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Seek a professional for help

Physiatrists are physicians who specialize in physical medicine and rehabilitation, a medical specialty that deals with the evaluation and treatment of patients whose functional abilities have been impaired.

Physical therapist is a doctor that can help stretch and strengthen the right muscles to help the back heal and reduce the frequency of painful flare-ups.

Massage Therapists can help improve the symptoms associated with disc disorders for a prolonged duration of time as long as you continue to follow the maintenance schedule that your massage therapist lays out for you. Massage therapy will typically reduce muscle strain, improves flexibility, and mitigates pain


A few at-home remedies for back and neck pain

Ice Application: applying ice to muscles that are painful after activity or exercise will help control pain and inflammation. Using ice packs on the lower back for 10 minutes can be a cost-effective, easy approach to take at home.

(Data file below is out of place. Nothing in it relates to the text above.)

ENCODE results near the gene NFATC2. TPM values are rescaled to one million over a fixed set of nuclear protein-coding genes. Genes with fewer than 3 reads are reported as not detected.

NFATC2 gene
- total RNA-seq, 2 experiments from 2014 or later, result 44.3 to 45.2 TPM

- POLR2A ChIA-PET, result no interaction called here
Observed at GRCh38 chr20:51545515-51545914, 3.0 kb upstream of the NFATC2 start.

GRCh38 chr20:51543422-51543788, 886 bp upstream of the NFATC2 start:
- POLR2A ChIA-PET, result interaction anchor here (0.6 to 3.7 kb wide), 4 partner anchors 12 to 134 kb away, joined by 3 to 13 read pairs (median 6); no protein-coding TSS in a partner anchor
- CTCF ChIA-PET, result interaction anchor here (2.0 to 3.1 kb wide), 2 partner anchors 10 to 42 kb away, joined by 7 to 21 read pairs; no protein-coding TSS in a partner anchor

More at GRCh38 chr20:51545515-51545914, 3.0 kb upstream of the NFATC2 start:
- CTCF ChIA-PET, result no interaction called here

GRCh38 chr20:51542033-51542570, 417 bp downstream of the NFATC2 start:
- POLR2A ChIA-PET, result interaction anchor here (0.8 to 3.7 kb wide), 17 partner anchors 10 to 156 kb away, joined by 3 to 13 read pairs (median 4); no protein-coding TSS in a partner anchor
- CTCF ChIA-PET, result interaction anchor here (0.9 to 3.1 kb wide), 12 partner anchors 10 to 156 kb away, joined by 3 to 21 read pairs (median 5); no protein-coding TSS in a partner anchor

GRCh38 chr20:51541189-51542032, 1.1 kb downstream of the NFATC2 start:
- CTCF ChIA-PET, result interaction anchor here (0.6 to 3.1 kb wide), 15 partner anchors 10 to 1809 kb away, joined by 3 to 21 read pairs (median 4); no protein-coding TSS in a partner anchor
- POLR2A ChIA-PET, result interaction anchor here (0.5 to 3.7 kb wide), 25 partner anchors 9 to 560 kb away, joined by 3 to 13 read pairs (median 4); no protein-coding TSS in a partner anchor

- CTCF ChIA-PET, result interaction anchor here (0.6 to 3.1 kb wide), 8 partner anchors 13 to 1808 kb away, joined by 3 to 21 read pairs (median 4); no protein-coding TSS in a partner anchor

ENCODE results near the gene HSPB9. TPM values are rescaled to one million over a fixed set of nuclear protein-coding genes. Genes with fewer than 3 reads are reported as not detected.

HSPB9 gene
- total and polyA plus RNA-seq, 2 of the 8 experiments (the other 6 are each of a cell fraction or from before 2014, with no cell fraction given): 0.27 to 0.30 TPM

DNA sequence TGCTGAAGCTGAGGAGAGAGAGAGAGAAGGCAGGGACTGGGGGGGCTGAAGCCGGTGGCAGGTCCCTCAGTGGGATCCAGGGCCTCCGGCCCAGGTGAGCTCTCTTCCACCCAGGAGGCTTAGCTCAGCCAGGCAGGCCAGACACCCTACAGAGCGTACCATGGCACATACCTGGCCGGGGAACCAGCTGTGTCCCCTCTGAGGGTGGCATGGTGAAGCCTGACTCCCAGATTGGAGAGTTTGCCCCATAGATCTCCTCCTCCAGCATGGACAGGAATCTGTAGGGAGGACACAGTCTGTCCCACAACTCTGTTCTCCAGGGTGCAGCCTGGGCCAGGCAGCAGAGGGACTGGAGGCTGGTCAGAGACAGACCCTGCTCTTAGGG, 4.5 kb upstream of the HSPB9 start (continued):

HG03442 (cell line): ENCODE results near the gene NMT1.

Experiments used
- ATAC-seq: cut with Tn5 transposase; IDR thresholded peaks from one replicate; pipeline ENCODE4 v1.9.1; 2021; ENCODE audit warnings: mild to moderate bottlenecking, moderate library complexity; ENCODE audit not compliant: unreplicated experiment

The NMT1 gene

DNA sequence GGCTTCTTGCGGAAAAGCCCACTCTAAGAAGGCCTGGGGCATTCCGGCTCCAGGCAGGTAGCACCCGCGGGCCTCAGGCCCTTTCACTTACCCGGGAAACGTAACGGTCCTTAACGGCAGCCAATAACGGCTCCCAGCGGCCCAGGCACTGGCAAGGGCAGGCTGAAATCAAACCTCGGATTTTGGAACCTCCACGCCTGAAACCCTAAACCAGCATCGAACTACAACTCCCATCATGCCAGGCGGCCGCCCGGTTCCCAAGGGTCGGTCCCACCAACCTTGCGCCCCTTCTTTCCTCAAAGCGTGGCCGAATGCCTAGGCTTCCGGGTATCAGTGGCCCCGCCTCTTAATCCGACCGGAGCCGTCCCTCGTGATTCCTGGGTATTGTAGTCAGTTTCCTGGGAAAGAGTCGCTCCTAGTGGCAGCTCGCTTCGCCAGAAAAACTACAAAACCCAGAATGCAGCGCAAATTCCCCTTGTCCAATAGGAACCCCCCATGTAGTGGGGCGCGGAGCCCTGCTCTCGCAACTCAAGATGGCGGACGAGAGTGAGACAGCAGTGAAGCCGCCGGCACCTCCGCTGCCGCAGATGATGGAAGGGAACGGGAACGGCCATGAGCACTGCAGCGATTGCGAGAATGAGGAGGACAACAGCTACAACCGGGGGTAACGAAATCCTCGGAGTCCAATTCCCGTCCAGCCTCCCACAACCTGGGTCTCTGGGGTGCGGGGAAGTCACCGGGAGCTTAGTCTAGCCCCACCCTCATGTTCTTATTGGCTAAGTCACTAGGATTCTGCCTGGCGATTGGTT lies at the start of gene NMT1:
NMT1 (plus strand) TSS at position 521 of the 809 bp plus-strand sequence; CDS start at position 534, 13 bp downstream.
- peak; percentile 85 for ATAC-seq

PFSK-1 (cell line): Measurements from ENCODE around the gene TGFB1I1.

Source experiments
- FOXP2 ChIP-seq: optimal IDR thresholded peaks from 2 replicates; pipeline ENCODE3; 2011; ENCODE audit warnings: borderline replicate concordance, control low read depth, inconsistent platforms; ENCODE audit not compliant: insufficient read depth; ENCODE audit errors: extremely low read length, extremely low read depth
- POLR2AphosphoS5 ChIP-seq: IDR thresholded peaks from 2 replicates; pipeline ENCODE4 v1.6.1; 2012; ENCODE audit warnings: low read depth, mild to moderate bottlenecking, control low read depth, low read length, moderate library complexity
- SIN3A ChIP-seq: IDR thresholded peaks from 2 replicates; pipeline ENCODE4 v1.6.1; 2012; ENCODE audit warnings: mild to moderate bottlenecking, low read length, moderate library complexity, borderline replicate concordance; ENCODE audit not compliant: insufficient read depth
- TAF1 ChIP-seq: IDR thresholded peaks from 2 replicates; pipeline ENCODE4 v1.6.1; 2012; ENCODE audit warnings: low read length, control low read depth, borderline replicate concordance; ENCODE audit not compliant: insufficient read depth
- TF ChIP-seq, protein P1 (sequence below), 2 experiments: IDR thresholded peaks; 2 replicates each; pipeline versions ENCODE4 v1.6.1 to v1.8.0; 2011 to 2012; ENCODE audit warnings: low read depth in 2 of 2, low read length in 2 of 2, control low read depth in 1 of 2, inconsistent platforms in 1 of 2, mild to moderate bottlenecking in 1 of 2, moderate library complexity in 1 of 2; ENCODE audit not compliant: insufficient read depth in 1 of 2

Heat Application Using heat from a heating pad, adhesive wrap, warm bath or other heat source can relax the surrounding muscles and reduce tension and spasms, a significant contributor to degenerative disc pain.


Medications

Sometimes the pain is unbearable and over the counter meds may be necessary. I don’t recommend ANY of them due to the plethora of side effects. See your doctor for this part.


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In Conclusion

After doing my research, I feel a sense of hope that this diagnosis is just that… a diagnosis. It isn’t the worst news I could have received. I know that with hard work and some determination, I can alleviate my pain and calm down the inflammation with diet changes and an exercise routine. Never give up. Never give in. Until you are six feet under, there is still a chance to fix things. The pain is there and that is inevitable but with some of the remedies contained in this blog, I hope you can find some relief and get on with living your best life. Take care. Shannon